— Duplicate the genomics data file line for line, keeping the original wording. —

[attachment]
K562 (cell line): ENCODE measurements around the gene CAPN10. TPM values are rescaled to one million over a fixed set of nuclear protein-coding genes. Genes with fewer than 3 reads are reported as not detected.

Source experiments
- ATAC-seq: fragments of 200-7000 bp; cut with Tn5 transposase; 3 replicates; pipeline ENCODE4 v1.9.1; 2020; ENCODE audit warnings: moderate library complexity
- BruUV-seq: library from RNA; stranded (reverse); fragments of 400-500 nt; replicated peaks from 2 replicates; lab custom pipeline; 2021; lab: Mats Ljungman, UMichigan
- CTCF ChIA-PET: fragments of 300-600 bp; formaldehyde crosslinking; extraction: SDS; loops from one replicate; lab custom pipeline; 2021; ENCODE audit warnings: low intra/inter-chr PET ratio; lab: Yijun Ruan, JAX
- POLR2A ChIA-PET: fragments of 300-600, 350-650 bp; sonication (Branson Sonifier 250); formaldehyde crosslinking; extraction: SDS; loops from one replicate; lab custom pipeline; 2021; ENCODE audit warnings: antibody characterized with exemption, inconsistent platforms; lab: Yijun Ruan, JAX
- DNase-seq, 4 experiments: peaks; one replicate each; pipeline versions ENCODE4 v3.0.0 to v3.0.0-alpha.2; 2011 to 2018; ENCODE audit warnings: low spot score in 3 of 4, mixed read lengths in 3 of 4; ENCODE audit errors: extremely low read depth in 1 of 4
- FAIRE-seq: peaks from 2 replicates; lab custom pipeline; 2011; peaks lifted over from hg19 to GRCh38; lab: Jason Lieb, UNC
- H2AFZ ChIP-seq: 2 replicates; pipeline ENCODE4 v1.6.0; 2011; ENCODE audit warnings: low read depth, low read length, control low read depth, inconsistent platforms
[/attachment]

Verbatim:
K562 (cell line): ENCODE measurements around the gene CAPN10. TPM values are rescaled to one million over a fixed set of nuclear protein-coding genes. Genes with fewer than 3 reads are reported as not detected.

Source experiments
- ATAC-seq: fragments of 200-7000 bp; cut with Tn5 transposase; 3 replicates; pipeline ENCODE4 v1.9.1; 2020; ENCODE audit warnings: moderate library complexity
- BruUV-seq: library from RNA; stranded (reverse); fragments of 400-500 nt; replicated peaks from 2 replicates; lab custom pipeline; 2021; lab: Mats Ljungman, UMichigan
- CTCF ChIA-PET: fragments of 300-600 bp; formaldehyde crosslinking; extraction: SDS; loops from one replicate; lab custom pipeline; 2021; ENCODE audit warnings: low intra/inter-chr PET ratio; lab: Yijun Ruan, JAX
- POLR2A ChIA-PET: fragments of 300-600, 350-650 bp; sonication (Branson Sonifier 250); formaldehyde crosslinking; extraction: SDS; loops from one replicate; lab custom pipeline; 2021; ENCODE audit warnings: antibody characterized with exemption, inconsistent platforms; lab: Yijun Ruan, JAX
- DNase-seq, 4 experiments: peaks; one replicate each; pipeline versions ENCODE4 v3.0.0 to v3.0.0-alpha.2; 2011 to 2018; ENCODE audit warnings: low spot score in 3 of 4, mixed read lengths in 3 of 4; ENCODE audit errors: extremely low read depth in 1 of 4
- FAIRE-seq: peaks from 2 replicates; lab custom pipeline; 2011; peaks lifted over from hg19 to GRCh38; lab: Jason Lieb, UNC
- H2AFZ ChIP-seq: 2 replicates; pipeline ENCODE4 v1.6.0; 2011; ENCODE audit warnings: low read depth, low read length, control low read depth, inconsistent platforms